Evaluation of efficacy of different interventions requires precise definition of endpoints, but the problem is that clinical features of malaria are not specific, for example, presence of parasite alone or parasite with fever are not adequate definition of clinical malaria [10, 11]. However, high parasite density is more likely to coincide with fever [10, 11], so setting criteria for definition of clinical malaria should be done with care as it may lead to some cases being misclassified; for both false positives and negatives resulting in decreased specificity and sensitivity. Low sensitivity will result if true positive cases are misclassified as negatives which could arise due to measurement errors or case definition being too stringent.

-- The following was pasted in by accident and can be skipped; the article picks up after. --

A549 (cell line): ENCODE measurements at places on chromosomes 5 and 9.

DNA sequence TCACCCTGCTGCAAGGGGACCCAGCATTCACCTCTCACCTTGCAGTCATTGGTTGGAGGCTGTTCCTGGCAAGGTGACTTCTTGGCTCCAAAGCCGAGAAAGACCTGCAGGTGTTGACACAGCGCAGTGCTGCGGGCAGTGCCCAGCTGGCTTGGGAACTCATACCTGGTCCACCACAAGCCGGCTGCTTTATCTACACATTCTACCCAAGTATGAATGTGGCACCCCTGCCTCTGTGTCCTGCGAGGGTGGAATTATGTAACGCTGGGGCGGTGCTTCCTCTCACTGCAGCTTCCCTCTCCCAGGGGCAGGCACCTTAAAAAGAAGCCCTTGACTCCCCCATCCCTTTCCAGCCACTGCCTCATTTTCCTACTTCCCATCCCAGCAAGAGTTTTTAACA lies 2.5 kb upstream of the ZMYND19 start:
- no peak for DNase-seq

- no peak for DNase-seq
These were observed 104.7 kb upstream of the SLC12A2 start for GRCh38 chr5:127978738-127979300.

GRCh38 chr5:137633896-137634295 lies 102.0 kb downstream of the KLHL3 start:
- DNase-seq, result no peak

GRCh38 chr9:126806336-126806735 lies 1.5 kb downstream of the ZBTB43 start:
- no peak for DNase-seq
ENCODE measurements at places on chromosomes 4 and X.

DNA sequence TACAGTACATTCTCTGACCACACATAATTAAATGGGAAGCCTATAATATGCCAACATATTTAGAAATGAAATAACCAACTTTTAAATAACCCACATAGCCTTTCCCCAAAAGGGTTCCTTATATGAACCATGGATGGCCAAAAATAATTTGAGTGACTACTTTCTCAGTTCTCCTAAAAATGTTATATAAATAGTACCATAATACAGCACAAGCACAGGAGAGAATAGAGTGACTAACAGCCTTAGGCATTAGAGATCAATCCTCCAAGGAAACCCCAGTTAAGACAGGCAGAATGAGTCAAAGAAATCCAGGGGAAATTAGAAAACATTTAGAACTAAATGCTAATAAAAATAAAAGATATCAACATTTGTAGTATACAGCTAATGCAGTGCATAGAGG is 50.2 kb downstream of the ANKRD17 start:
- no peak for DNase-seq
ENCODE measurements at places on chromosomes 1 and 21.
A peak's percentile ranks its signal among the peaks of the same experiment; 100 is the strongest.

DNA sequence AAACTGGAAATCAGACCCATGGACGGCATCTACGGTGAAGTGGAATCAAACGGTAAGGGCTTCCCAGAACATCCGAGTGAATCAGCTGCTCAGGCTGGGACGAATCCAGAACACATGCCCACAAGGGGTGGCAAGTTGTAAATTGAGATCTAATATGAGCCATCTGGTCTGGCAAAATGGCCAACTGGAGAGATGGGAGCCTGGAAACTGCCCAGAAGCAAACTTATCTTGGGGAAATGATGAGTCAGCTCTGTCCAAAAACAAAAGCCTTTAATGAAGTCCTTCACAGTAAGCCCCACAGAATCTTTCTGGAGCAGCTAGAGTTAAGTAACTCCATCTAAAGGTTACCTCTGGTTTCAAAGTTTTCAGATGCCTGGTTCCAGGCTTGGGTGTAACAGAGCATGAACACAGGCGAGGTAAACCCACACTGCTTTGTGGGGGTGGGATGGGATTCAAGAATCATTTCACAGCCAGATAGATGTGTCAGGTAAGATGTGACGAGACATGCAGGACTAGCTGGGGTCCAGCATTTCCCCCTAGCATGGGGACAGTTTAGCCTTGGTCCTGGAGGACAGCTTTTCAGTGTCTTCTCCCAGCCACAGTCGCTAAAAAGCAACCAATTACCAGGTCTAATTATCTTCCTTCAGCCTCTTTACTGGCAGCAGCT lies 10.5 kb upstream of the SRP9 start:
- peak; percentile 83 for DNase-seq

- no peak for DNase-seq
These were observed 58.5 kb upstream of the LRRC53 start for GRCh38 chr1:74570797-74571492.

The predominant variables in definition of malaria disease are parasite density and measured fever. For example Smith et al. [10] used logistic model to model the fever attributable to different levels of parasite densities in endemic areas. They further used sensitivity-specificity analysis to estimate the parasite threshold associated with fever. Rogier et al. [12], modeled the parasite threshold as a step function to relate to the risk of fever. Other models that could be used include dose response models which has been used in toxicology studies [1315]. These models consider different level of doses, to establish a dose below which no effect occur to organs or system, or in extreme the death of an organism. The theory of threshold in toxicology is the minimum dose that its effect is likely to be similar to the background (i.e similar to dose zero) [15].